“Life begins at the end of your comfort zone” is a phrase I heard a long time ago and never really gave much merit to. Growing up in a small town made me feel really comfortable with who I was—keeping to towns I felt comfortable in and reading books for adventure. I carried that mentality with me to college, which really made my first semester drag along. I needed to try something new—something other than ordering everything (from clothes to groceries) online to keep me inside. Getting off campus was a game changer.
It all seemed to change my second semester. The moment my life really began in New Orleans was when I finally started embracing my new home for what it was—flawed, a bit scary at times, and with a shoddy-at-best infrastructure. Actually going out and exploring let me become a part of the city and community in ways I had never imagined! Getting in a car with some friends and finding the nearest crawfish boil was an entirely new experience, giving me a taste of the culture of my city and a glimpse into the lives of my friends who lived there.
Mardi Gras is always something that will force you off campus. You get dressed up in the wildest outfits imaginable (don’t forget a water bottle and good running shoes) and hit the town, yelling “Throw me something, Mister!” The whole city is shut down for weeks, leaving you with good memories and colorful beignets.
Mardis Gras is kind of particular to New Orleans city life and only comes once a year. So what else is there to look forward to off campus? Getting engaged in politics has always been a pastime of mine, but it used to take place online where I could challenge ideas and not really face any consequences. Getting outside and fighting for what I believed in, in real life, really changed how I think about my world. My friend and I ended up attending a protest for New Orleans becoming a safe haven for immigrants. Seeing all of these people speaking out for their city made me remember that I am a part of this world and that what the people want affects the way I live. And while activism isn’t for everyone, getting out and seeing what the real life effects of lawmakers’ decisions are is a great way to keep things in perspective.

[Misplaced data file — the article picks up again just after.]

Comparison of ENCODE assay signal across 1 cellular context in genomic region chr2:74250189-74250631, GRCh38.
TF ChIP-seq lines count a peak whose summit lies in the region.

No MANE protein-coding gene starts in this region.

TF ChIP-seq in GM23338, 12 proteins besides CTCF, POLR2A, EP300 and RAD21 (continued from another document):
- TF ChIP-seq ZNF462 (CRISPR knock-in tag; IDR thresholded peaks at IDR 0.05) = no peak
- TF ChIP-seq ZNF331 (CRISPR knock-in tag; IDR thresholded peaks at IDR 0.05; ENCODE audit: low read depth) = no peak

College is kind of like being lost. You don’t live at home anymore, but you hesitate to call the school your home. Figuring out where you stand with the world is pretty rough right now. Getting the chance to know and see what the people in your new hometown live like, and live for, is such an important part of belonging somewhere. Whether it’s grabbing a coffee or grabbing a sign, make sure to get out and about next semester!
So, where will you be hanging out off campus? Let me know in the comments below!